The 31Practices approach provides leaders with an opportunity to embody the values and practices that are expected from others – first you have to lead yourself in order to create an enabling system. To lead others, you need to take the risk – model the daily Practices and share stories of not only what that felt like, but what the impact was – and how you have started to develop your habits. The way in which leaders behave is magnified and there is more attention paid to what they do….and do not do.
A story – values in practice
As an example of leadership impact, imagine a hospital where a group of new employees have just attended part of their induction programme, focusing on the importance of the hospital group’s values. One value is Excellence and there was a discussion about the importance of “meticulous attention to cleanliness” to demonstrate this value in practice. On the way to the restaurant for lunch, the employees see the hospital group’s chief executive and her colleagues coming in the opposite direction. Between the two groups there is some litter on the floor. Imagine, the chief executive’s group reaches it first and everybody steps over it, witnessed by the group of new employees. What do the fresh new recruits think? “The litter is not important to the chief executive… cleanliness is not important to the chief executive… the value of excellence is not important to the chief executive, the values are not important to the chief executive”.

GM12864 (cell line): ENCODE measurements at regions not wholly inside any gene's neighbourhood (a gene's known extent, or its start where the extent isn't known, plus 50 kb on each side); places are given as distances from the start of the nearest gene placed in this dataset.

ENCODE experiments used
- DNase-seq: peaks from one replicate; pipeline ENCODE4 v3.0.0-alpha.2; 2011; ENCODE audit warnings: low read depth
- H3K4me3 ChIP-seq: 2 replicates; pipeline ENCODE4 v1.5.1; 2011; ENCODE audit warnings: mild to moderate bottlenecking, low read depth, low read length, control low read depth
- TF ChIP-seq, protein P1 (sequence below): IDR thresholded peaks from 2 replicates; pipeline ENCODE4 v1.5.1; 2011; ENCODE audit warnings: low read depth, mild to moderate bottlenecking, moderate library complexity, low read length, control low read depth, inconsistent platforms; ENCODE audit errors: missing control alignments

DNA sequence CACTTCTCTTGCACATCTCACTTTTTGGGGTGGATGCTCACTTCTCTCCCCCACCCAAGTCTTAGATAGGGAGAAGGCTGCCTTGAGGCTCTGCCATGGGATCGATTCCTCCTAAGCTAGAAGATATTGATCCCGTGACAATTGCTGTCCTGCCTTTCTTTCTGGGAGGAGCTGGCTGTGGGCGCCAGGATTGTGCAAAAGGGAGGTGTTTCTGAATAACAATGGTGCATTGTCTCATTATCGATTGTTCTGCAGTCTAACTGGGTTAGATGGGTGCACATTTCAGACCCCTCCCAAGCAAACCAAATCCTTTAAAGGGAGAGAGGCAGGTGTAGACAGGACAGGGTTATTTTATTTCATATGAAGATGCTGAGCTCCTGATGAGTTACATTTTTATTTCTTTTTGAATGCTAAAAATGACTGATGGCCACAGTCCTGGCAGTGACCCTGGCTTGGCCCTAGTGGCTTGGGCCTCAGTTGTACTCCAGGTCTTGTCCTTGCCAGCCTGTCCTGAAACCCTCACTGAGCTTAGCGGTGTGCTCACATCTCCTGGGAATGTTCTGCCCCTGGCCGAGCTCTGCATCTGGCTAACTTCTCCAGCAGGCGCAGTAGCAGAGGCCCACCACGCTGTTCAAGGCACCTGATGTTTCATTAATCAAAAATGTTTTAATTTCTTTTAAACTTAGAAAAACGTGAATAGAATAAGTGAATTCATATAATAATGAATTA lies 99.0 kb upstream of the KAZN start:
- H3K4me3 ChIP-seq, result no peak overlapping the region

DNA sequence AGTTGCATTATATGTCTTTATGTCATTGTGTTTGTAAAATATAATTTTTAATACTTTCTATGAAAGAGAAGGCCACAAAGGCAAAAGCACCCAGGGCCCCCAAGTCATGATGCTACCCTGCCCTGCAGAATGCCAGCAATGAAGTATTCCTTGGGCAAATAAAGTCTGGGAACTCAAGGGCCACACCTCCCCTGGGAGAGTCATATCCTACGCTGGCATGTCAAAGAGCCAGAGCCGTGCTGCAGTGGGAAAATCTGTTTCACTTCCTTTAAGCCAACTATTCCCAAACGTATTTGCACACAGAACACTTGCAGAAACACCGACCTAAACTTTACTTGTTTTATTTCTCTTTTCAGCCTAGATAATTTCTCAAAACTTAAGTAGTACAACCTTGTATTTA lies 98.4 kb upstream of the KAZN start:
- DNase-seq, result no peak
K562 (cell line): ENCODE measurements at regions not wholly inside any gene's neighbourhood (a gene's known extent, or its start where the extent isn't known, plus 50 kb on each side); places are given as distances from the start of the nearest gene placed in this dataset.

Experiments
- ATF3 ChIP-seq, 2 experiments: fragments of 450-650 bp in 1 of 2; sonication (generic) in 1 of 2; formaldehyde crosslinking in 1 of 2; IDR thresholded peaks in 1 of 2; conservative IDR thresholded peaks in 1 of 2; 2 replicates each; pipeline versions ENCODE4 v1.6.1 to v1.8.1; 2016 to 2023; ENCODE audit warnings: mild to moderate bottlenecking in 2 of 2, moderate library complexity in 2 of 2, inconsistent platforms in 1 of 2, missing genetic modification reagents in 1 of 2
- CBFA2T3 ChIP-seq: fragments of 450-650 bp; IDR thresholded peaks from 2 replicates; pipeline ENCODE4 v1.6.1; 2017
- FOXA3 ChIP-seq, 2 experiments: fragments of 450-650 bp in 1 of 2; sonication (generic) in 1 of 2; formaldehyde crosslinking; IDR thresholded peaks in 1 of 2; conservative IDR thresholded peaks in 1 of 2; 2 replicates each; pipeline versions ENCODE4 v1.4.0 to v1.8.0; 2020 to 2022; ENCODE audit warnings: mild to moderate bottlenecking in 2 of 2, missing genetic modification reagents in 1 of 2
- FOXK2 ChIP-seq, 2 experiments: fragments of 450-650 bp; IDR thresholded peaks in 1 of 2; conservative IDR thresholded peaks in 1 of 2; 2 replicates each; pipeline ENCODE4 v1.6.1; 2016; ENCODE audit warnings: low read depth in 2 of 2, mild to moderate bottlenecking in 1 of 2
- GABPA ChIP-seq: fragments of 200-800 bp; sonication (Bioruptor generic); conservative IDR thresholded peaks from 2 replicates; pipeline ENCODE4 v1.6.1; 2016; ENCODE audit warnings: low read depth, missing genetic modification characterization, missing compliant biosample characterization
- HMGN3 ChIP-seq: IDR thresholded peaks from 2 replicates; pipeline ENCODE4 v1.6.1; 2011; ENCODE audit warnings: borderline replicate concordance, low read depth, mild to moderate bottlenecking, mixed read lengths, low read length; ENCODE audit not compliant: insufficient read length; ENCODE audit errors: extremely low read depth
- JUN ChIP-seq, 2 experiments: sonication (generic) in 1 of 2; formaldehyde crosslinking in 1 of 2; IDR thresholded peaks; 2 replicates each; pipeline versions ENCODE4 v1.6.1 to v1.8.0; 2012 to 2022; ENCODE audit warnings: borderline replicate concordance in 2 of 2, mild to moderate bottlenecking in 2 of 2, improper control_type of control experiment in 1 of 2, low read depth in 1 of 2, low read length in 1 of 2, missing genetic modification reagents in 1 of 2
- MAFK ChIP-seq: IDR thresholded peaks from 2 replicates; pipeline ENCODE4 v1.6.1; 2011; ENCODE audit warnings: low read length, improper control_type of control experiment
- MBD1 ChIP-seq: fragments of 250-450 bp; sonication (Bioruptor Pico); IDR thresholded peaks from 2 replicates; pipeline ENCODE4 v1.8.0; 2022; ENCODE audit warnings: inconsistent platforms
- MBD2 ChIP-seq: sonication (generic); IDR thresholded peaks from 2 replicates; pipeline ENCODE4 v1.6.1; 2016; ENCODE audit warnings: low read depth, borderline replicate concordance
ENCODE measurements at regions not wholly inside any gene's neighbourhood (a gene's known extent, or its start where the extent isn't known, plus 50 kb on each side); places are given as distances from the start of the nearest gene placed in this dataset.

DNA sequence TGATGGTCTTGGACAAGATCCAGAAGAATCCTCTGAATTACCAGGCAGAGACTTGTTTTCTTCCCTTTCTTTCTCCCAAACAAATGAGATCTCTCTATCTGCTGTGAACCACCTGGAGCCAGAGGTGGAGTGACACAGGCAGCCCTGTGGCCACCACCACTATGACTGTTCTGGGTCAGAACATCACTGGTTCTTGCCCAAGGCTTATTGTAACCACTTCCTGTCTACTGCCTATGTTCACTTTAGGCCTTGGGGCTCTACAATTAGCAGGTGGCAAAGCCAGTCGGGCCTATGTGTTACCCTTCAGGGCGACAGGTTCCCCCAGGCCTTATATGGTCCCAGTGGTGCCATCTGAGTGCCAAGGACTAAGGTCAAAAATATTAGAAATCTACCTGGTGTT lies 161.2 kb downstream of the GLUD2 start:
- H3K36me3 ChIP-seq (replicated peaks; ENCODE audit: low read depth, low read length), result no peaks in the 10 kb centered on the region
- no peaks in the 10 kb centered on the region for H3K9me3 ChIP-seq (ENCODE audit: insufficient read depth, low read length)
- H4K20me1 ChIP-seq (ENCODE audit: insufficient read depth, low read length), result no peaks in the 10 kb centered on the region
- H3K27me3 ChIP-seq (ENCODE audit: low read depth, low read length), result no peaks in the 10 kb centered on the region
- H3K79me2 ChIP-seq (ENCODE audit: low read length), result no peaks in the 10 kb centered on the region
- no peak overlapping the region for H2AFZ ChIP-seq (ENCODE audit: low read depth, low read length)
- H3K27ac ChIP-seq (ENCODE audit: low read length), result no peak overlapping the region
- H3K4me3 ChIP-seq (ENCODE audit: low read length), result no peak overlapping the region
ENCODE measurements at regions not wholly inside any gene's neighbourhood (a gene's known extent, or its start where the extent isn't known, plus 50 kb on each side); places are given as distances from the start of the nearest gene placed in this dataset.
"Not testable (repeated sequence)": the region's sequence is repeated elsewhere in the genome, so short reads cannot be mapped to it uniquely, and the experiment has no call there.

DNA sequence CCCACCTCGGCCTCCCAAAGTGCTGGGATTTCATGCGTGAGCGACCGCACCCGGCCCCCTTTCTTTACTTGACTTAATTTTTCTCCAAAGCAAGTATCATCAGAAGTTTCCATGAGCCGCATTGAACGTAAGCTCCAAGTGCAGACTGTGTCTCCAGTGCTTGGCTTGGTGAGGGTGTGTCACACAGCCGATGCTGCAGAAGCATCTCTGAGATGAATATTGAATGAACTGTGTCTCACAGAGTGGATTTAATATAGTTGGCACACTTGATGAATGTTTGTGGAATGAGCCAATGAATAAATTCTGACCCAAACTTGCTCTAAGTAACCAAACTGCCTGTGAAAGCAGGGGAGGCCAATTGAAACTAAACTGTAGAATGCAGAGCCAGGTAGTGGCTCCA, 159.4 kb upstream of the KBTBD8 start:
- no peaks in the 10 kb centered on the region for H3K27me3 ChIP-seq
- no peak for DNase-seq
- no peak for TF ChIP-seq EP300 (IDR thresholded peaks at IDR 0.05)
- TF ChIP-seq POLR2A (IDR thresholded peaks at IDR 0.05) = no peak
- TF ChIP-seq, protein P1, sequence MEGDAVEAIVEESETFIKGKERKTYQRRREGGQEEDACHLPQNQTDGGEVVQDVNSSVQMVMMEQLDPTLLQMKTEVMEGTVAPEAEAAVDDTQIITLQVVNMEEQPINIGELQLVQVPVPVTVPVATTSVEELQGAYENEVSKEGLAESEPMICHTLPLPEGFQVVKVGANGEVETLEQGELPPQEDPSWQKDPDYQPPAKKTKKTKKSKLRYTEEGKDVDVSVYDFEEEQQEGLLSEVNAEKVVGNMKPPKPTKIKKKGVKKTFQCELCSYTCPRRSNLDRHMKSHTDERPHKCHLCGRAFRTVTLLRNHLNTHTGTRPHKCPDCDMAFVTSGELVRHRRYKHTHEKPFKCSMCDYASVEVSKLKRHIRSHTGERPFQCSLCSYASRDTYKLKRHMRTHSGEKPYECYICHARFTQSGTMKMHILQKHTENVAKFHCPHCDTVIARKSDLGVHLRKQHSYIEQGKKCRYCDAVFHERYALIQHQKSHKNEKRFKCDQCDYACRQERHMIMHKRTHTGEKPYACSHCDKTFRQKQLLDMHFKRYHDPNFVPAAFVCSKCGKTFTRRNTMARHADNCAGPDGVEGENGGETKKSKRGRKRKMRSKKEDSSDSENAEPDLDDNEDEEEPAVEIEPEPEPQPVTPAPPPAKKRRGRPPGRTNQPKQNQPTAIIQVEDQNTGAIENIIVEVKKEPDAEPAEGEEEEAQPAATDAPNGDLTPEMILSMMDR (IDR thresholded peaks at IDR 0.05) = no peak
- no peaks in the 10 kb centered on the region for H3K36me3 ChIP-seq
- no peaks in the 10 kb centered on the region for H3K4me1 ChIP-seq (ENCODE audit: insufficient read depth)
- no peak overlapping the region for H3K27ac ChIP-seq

Now consider the impact if the chief executive or one of her colleagues had picked up the piece of litter and put it in a bin: “Wow, they really walk the talk here, the chief executive picks up litter because meticulous attention to cleanliness is important and demonstrates the hospital group’s value of excellence. I feel proud to work at an organisation like this”.So, for all that is written about what makes great leaders, it is helpful to remember that, ultimately, leaders are people: people with their own personal characteristics who will interact with and impact on others in their role as a leader. As such, there is no “one way” of leadership but there is great value in understanding and developing YOUR way of leading and that of your organisation. What is critical is authenticity and the changing landscape for business and organizations will arguably bring the importance of values into even sharper focus.